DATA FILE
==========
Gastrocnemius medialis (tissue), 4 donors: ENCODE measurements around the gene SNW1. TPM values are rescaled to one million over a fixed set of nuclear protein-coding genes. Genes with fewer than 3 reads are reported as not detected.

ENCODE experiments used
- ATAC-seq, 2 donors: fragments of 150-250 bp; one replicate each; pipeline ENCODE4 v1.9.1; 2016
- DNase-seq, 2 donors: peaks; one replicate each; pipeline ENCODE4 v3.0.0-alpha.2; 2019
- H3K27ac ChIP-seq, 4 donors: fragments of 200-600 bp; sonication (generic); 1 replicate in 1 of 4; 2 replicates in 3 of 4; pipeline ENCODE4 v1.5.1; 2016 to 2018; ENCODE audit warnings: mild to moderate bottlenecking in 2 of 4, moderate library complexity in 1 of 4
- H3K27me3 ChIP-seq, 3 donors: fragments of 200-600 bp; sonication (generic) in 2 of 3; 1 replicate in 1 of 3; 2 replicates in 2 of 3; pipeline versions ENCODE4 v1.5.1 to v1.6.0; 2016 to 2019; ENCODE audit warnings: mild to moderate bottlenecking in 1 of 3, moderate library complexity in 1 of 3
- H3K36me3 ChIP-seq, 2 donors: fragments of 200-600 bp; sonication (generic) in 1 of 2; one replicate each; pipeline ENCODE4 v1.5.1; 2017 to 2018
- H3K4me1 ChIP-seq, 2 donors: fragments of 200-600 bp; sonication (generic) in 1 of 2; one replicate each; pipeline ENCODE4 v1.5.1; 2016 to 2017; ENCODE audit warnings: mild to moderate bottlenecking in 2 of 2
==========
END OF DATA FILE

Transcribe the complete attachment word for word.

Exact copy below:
Gastrocnemius medialis (tissue), 4 donors: ENCODE measurements around the gene SNW1. TPM values are rescaled to one million over a fixed set of nuclear protein-coding genes. Genes with fewer than 3 reads are reported as not detected.

ENCODE experiments used
- ATAC-seq, 2 donors: fragments of 150-250 bp; one replicate each; pipeline ENCODE4 v1.9.1; 2016
- DNase-seq, 2 donors: peaks; one replicate each; pipeline ENCODE4 v3.0.0-alpha.2; 2019
- H3K27ac ChIP-seq, 4 donors: fragments of 200-600 bp; sonication (generic); 1 replicate in 1 of 4; 2 replicates in 3 of 4; pipeline ENCODE4 v1.5.1; 2016 to 2018; ENCODE audit warnings: mild to moderate bottlenecking in 2 of 4, moderate library complexity in 1 of 4
- H3K27me3 ChIP-seq, 3 donors: fragments of 200-600 bp; sonication (generic) in 2 of 3; 1 replicate in 1 of 3; 2 replicates in 2 of 3; pipeline versions ENCODE4 v1.5.1 to v1.6.0; 2016 to 2019; ENCODE audit warnings: mild to moderate bottlenecking in 1 of 3, moderate library complexity in 1 of 3
- H3K36me3 ChIP-seq, 2 donors: fragments of 200-600 bp; sonication (generic) in 1 of 2; one replicate each; pipeline ENCODE4 v1.5.1; 2017 to 2018
- H3K4me1 ChIP-seq, 2 donors: fragments of 200-600 bp; sonication (generic) in 1 of 2; one replicate each; pipeline ENCODE4 v1.5.1; 2016 to 2017; ENCODE audit warnings: mild to moderate bottlenecking in 2 of 2